Statement from Catholic Climate Covenant’s Dan Misleh: Conviction in George Floyd’s Killing a Significant Step Toward Justice and a Continuing Challenge for Reform

Last summer, at the height of the pandemic and economic uncertainty, the heart-wrenching killing of George Floyd at the hands of a Minneapolis police office sworn to protect and serve sparked national protests, civil unrest and a national reckoning with racism that was a long time coming. Yet even as the protests slowed, Black and Latino men continued to die on the street, including the killing of Daunte Wright and 13-year-old Adam Toledo by officers during the trial itself.

Today’s conviction of the officer who killed George Floyd is a significant step toward the justice and reform needed in our criminal justice system, in many disproportionately affected neighborhoods, and in our own hearts. We pray that today’s decision continues to turn our nation toward change where we clearly see that the root of many of the injustices across America and the world—especially those that affect the most vulnerable in our society and which include environmental degradation—is the sin of racism.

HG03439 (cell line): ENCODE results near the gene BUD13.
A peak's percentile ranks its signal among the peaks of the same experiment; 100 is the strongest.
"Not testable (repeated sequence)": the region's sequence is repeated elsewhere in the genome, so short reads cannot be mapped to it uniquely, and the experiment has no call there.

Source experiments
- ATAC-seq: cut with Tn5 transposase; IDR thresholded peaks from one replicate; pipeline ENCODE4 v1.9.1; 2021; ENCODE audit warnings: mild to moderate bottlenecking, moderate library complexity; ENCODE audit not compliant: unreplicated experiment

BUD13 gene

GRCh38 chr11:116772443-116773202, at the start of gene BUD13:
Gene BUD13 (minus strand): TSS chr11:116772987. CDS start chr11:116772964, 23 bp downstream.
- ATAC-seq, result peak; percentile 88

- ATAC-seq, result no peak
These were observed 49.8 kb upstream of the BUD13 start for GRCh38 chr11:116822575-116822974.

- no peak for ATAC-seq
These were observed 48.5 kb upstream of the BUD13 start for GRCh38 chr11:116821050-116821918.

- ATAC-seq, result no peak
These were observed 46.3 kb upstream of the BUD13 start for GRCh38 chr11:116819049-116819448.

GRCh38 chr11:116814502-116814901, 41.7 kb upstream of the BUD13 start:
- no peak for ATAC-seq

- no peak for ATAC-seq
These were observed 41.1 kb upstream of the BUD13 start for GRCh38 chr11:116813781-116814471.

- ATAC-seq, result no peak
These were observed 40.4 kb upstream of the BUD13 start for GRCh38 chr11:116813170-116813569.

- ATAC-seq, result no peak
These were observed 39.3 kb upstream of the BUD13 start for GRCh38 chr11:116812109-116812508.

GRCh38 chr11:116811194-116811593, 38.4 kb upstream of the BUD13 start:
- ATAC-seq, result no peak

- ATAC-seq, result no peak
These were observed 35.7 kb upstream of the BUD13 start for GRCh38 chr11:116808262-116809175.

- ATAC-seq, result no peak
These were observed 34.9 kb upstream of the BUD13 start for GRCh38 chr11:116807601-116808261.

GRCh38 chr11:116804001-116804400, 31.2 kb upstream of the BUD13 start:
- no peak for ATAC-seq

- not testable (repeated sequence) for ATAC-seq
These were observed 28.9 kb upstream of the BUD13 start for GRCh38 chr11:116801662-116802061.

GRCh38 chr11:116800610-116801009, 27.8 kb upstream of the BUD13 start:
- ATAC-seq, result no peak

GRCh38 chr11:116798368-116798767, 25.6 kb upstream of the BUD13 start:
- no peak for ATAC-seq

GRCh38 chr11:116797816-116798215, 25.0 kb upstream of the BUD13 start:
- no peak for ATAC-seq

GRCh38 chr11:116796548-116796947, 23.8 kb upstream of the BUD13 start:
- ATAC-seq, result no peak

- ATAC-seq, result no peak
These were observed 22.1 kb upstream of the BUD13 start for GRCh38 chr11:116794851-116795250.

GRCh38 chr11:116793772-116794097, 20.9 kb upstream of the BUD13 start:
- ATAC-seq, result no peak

“Racism obscures the evils of the past and denies the burdens that history has placed upon the shoulders of our black, Hispanic, Native American, and Asian brothers and sisters. An honest look at the past makes plain the need for restitution wherever possible – makes evident the justice of restoration and redistribution,” the U.S. Catholic Bishops said in 1979.  

More than 40 years after this bishops’ statement, and after today’s conviction, our work to right this wrong continues. Catholic Climate Covenant is currently one of the partners in a 21-day challenge to learn, think and act courageously on the issue of environmental justice – where Black, Latino, Native America, and Asian communities consistently suffer the worst and first effects of climate change and other forms of environmental degradation.

May today’s conviction serve as a reminder that until we choose to do something about it, we are all guilty or complicit in the conditions that lead to systemic racism and its far-reaching and devastating effects. We are all connected, and we must practice true human solidarity with the neighbor across the street, or across the world.

— Dan Misleh

Executive Director

Catholic Climate Covenant

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